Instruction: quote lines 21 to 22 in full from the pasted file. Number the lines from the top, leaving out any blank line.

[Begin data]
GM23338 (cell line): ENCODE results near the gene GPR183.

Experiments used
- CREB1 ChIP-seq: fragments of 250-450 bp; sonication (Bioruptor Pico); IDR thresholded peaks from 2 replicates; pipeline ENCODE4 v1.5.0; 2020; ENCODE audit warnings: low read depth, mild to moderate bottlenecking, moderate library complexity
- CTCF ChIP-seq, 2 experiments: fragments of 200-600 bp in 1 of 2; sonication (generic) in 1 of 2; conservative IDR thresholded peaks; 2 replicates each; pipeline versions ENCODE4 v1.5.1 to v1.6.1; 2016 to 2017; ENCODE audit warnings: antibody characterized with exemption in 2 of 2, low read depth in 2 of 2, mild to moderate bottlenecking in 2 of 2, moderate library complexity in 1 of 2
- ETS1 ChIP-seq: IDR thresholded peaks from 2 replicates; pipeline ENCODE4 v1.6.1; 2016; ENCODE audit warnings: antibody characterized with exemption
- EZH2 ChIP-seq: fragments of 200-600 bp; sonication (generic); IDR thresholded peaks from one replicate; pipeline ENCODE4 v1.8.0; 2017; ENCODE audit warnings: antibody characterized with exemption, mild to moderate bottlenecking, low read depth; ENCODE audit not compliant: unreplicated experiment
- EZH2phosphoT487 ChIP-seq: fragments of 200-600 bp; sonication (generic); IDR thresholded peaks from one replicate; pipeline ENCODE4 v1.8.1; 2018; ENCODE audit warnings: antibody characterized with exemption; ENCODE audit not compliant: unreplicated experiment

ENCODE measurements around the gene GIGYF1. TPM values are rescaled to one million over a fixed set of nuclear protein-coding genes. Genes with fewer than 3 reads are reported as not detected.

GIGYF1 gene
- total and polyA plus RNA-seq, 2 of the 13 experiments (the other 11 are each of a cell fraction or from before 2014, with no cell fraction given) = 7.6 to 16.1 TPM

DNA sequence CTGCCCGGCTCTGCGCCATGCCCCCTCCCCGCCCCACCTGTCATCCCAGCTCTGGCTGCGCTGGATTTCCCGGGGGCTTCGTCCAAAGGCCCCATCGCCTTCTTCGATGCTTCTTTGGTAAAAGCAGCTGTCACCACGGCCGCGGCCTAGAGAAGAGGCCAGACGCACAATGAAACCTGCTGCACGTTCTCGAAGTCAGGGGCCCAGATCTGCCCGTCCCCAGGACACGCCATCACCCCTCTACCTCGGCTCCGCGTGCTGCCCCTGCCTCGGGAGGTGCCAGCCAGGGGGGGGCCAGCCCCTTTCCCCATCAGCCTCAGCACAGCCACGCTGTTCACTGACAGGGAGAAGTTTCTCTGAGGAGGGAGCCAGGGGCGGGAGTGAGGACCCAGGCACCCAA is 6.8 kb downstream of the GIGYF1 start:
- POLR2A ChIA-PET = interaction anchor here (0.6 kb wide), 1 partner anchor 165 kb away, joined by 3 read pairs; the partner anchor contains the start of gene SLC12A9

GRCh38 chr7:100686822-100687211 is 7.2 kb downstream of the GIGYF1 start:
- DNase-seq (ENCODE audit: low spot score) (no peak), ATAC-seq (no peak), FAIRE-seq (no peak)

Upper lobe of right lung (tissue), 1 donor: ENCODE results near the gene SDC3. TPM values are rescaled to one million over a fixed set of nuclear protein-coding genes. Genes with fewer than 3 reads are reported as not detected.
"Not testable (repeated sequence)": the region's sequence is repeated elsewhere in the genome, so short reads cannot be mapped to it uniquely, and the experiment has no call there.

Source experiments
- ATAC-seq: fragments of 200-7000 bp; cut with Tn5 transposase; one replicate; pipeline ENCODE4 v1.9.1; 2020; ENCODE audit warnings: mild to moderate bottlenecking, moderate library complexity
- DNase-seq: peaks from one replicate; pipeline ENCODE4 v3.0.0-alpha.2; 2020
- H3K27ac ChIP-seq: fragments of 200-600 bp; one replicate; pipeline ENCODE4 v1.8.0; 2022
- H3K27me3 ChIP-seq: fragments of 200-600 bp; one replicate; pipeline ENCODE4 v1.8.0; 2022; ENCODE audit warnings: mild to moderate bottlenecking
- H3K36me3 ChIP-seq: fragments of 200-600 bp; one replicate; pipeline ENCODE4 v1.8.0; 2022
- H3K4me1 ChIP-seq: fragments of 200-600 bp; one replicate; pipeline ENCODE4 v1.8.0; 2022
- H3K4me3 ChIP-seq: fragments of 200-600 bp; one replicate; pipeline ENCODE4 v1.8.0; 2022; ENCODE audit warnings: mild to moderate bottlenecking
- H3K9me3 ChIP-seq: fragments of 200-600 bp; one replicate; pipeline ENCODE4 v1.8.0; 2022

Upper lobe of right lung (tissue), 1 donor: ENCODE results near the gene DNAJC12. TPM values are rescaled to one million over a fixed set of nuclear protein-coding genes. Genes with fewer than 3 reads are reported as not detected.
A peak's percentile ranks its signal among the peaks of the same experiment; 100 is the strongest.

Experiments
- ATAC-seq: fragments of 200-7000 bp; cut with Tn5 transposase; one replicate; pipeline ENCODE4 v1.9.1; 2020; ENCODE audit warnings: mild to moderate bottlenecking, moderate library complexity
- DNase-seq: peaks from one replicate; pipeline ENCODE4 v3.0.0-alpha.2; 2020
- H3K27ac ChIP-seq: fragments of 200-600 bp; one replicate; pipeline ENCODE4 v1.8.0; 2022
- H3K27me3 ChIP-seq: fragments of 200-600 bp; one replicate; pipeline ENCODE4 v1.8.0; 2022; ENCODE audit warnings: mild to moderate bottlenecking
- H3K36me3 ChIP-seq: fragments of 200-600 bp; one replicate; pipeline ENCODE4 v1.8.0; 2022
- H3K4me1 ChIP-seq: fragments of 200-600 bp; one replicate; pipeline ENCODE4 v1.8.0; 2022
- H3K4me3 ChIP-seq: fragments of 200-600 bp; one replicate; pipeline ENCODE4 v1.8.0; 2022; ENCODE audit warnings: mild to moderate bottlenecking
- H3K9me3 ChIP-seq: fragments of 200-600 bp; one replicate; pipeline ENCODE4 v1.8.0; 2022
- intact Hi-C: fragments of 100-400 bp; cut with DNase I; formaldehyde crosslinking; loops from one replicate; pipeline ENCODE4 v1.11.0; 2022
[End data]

- H3K27me3 ChIP-seq: fragments of 200-600 bp; one replicate; pipeline ENCODE4 v1.8.0; 2022; ENCODE audit warnings: mild to moderate bottlenecking
- H3K36me3 ChIP-seq: fragments of 200-600 bp; one replicate; pipeline ENCODE4 v1.8.0; 2022